Spotting methane emissions from the space

A post by Maria Olczak and Andris Piebalgs (FSR Energy & Climate)

Over the last few months, satellite observations of methane emissions attracted a great deal of public and media attention. The satellite observations could revolutionise the way we track methane emissions. They hold a promise of frequent, low-cost measurements over vast areas, ensuring that no polluter, no matter where it is located, will be able to hide. In other words, satellites can make visible methane leaks, which are invisible to the human eye.

However, we should also be mindful of the limitations of remote sensing. They view only significant sources of emissions, the so-called super-emitters, due to the high detection threshold. Moreover, the reflective surface requirement essentially makes satellites blind to emissions over snowy, humid, cloudy and offshore areas. In addition to that, the regions located in high latitudes pose a significant challenge for satellite measurements.

However, the new generation of satellites, which will be launched into space in the coming 3-4 years, will overcome some of these limitations. And what is more interesting, there are more and more commercial projects in this respect. The Canadian company GHGSat launched two satellites (it is planning a constellation of 10 satellites); in effect, a detection threshold will drop from current 1000 kg/h to 70-250 kg/h. Whereas the satellites from Bluefield and MethaneSAT will be equipped with sun-glint geometry, allowing for observations over water. Those satellites will be launched in 2021 and 2022, respectively. The German-French mission MERLIN, planned for 2024, will be equipped with an active sensor allowing measurement of atmospheric methane at all latitudes all year long.

Although it is unlikely that one satellite or one company offering such services will be able to spot all emissions, a constellation of various satellites with different capabilities could make a difference. The question arises: how we make the best use of these data? Greater transparency is one thing, but to make sense of different satellite observations and effectively fix methane leaks on the ground within a short time, we need an organised process.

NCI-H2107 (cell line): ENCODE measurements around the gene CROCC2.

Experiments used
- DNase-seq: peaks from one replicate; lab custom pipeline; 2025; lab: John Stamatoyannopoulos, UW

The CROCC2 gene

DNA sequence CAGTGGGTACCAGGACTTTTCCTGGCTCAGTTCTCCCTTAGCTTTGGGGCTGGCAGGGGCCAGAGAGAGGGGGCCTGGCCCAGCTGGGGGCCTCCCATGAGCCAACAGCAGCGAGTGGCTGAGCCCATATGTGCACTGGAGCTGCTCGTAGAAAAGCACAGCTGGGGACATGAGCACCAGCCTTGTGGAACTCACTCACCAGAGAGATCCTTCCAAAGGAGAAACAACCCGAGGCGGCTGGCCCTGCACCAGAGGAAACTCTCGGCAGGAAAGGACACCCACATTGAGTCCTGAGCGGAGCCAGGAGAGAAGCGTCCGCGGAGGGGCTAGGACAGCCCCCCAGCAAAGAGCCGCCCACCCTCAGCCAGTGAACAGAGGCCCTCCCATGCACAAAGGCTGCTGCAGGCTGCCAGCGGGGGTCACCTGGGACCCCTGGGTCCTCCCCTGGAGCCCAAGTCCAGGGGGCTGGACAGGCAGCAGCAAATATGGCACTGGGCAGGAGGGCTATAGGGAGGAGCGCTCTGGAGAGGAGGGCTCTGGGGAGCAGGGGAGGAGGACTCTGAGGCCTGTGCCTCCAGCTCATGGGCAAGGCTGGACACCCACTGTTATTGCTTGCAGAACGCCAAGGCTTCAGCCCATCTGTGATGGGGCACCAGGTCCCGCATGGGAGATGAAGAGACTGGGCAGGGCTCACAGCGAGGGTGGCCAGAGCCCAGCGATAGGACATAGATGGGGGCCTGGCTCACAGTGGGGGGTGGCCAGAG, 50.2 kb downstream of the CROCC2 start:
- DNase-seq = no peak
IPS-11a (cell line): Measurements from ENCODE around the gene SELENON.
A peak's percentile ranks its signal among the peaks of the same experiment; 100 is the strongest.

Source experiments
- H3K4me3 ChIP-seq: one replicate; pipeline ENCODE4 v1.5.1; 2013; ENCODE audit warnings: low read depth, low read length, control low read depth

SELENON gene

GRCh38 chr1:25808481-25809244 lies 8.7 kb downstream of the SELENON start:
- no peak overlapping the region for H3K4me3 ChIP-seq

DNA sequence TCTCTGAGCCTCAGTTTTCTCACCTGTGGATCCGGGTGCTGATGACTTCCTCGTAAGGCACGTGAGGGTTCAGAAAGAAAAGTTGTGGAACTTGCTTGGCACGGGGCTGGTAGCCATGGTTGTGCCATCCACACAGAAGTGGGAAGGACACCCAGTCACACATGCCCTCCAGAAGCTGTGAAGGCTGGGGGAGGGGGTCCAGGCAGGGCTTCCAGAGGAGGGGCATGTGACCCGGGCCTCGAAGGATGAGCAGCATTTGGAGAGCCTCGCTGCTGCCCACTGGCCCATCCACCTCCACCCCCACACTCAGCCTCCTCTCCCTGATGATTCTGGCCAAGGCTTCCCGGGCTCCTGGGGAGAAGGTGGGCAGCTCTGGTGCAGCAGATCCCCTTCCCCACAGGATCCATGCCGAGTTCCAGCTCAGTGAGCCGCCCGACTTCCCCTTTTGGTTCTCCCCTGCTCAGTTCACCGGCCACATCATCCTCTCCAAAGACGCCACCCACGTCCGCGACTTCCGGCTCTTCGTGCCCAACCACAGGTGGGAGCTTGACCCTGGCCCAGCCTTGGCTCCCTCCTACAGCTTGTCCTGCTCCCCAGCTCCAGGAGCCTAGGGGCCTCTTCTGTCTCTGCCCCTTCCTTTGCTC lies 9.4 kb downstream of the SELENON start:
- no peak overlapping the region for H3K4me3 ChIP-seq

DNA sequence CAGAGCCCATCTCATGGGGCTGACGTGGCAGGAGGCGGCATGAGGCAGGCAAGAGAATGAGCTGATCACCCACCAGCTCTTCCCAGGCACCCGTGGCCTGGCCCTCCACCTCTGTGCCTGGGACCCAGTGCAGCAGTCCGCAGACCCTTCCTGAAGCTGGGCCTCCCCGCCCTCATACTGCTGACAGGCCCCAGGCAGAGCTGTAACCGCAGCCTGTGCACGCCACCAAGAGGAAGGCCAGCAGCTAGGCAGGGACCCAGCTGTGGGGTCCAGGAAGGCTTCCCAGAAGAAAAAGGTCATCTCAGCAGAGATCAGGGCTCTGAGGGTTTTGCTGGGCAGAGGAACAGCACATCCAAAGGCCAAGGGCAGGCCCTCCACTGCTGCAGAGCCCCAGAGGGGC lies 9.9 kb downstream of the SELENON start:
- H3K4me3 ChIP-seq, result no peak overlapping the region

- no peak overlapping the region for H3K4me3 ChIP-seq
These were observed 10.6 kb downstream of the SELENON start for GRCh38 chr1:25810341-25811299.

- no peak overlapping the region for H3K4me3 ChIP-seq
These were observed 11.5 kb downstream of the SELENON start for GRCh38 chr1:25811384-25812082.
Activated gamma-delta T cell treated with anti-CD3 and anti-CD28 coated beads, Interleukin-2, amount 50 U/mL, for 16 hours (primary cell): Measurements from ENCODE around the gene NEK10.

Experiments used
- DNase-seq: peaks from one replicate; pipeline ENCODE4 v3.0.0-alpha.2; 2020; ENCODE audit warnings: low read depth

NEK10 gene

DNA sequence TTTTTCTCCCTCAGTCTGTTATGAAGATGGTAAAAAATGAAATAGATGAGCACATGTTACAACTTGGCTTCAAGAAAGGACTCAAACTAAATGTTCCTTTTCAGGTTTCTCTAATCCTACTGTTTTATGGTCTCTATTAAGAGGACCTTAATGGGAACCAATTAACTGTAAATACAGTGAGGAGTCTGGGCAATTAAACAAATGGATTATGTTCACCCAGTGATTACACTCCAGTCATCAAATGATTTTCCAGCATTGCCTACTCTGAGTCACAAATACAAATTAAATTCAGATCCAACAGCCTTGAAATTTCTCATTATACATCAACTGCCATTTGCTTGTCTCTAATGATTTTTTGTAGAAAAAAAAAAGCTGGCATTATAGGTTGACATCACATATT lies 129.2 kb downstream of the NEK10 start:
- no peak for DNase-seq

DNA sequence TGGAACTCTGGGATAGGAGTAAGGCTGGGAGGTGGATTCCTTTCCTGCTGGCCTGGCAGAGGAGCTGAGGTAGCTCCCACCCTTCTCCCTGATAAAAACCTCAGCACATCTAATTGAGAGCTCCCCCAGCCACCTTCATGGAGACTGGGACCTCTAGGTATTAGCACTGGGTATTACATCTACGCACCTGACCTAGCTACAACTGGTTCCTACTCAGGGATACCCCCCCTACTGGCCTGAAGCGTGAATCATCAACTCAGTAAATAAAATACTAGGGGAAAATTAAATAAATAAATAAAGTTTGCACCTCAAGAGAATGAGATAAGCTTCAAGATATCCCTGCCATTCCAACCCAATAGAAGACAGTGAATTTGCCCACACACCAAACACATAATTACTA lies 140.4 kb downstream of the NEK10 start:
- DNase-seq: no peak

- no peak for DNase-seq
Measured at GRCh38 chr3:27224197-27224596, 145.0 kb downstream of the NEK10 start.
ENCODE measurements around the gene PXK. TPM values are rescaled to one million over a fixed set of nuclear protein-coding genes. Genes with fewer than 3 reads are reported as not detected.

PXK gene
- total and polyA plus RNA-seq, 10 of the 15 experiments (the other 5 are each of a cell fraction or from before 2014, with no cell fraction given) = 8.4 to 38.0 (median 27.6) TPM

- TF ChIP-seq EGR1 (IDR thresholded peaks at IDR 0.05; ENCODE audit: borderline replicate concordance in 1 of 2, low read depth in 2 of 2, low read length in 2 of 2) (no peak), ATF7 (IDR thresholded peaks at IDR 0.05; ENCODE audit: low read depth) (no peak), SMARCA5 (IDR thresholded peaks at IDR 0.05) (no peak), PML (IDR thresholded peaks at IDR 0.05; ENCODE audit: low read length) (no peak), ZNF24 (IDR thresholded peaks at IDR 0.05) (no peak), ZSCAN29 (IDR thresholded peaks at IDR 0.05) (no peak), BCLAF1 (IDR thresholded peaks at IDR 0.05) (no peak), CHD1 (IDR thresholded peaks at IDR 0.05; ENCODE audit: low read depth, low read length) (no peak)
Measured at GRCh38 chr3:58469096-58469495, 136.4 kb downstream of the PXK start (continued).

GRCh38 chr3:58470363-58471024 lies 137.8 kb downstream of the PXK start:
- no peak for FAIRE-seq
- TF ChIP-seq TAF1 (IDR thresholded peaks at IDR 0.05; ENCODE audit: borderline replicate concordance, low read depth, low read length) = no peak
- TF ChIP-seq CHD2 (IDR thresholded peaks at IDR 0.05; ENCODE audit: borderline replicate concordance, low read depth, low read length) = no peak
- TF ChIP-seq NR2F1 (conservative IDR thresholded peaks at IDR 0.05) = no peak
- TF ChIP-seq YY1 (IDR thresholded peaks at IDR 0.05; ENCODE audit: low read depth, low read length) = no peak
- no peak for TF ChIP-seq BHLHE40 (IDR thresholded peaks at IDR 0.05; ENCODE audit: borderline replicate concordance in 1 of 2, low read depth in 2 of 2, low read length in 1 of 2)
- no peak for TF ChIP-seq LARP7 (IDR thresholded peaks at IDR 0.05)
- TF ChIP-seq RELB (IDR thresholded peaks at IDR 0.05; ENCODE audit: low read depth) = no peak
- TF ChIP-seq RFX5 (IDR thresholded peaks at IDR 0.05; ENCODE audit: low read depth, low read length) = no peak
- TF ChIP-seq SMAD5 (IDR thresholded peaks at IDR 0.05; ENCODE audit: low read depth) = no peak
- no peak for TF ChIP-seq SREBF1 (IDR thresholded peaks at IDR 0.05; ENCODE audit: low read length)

The International Methane Emissions Observatory (IMEO), comparing and reconciling bottom-up data reported annually by the companies through the OGMP2.0 with top-down –  satellite, aerial – measurements, could step up the efforts to measure, report and verify methane emissions and to accelerate the reduction of methane emissions globally. It is essential, as the achievement of the 2030 climate objectives requires a significant and almost immediate reduction of emissions. The abatement of energy-related methane emissions is one of the easiest to achieve.

There is one more thing, maybe the most important. Namely, the political will to address methane emissions. So far, the governments largely overlooked the potential of methane emissions abatement, and only a few of them included a methane-specific objective in their Nationally Determined Contributions (NDCs). This may change as the Paris Agreement framework puts pressure on governments to step up their climate ambition every five years. As the International Energy Agency has recently demonstrated, there is already ample experience in various jurisdictions worldwide with different approaches adjusted to local conditions and the structure of the oil and gas operations in other parts of the world: regulatory (prescriptive and performance-based), economic and information-based.

Some jurisdictions could and should lead global efforts to reduce methane emissions. We look at the US under the Biden Administration with the whole-of-the-government approach to climate change, the European Union unveiling its methane regulations by the end of this year, as well as Canada and Mexico – which already showed leadership in the reduction of methane emissions and the willingness to cooperate with other governments on this issue. 

Also the pressure coming from large natural gas consumers and the investors, who see unabated methane emissions as a critical risk to the oil and gas industry’s role going forward in the clean energy transition, is an important factor.

Satellite technology can’t by itself reduce methane emissions, but provides good grounds for the actions all across the globe.

The views and opinions expressed in this post are solely those of the author(s) and do not reflect those of the editors of the blog of the project LIFE DICET.